BOSTON — Amazon, the world’s largest online retailer, will begin collecting Massachusetts sales taxes starting next fall under a new agreement with the state that could net the commonwealth tens of millions of dollars next year, according to the Patrick administration.
Small businesses have been pressuring Gov. Deval Patrick to reach a deal with Amazon over sales tax collections in time for this holiday shopping season, but the agreement will not take effect until Nov. 1, 2013.
“I value the contributions large and small employers alike make to Massachusetts’ economic vitality, and this agreement captures that,” Patrick said in a statement. “We are thankful Amazon was willing to come to the table and we will continue our conversations with them about creating jobs here. This agreement is a win for all sides, and I am pleased it promises to generate millions in long-term revenue for the commonwealth.”
Amazon will also support Massachusetts in its effort to promote a national solution to the issue of online retailers collecting sales taxes on purchases. A number of states, including New Jersey, have reached similar agreements with Amazon.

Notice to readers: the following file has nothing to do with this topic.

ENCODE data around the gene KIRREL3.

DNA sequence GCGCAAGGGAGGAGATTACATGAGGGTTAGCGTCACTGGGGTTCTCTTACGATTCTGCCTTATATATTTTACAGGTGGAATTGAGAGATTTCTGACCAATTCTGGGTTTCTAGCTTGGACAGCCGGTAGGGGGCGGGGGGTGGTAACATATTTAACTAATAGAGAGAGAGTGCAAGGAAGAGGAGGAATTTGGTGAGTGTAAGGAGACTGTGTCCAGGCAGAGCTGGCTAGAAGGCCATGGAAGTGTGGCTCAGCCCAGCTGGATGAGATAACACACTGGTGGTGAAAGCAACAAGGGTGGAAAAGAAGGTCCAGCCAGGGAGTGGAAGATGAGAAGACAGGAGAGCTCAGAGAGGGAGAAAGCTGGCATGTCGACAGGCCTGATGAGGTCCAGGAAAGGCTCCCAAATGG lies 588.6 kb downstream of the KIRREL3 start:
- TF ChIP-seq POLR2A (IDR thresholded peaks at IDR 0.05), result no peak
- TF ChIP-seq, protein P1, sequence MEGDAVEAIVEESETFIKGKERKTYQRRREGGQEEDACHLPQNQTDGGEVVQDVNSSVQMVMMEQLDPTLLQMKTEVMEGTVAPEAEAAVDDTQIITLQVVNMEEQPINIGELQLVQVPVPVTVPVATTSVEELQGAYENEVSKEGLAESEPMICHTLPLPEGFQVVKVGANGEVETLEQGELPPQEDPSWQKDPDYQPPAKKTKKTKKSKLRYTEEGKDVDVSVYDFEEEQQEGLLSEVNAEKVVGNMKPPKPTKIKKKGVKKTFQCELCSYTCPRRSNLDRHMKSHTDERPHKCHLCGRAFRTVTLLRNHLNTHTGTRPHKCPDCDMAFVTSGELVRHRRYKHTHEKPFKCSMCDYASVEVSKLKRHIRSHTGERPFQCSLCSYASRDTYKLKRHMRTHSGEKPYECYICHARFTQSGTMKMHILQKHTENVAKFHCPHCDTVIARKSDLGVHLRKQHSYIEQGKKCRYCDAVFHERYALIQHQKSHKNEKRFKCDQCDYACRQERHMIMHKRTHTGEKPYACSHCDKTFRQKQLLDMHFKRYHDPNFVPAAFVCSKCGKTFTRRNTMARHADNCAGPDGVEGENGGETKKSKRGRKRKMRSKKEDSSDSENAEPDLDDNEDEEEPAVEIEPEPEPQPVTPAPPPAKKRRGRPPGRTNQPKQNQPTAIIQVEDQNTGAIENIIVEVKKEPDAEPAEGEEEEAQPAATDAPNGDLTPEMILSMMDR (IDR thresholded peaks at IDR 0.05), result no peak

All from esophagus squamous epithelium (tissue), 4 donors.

Administration and Finance Secretary Jay Gonzalez told the News Service that the Department of Revenue’s best estimate for sales tax collections in fiscal 2014 are in the low tens of millions, which will be factored into the state’s revenue estimates that economists and lawmakers are meeting this week to discuss.
“It’s not going to solve all of our revenue problems, but it’s going to help mitigate the erosion of sales tax revenues. That is a function of the fact that more and more people are buying stuff from remote Internet retailers and less from traditional brick-and-mortar retailers who are physically here in Massachusetts so it’s very good news,” Gonzalez said.
Under federal law, online retailers do not have to collect and remit sales taxes from customers to states where the company does not have a physical presence.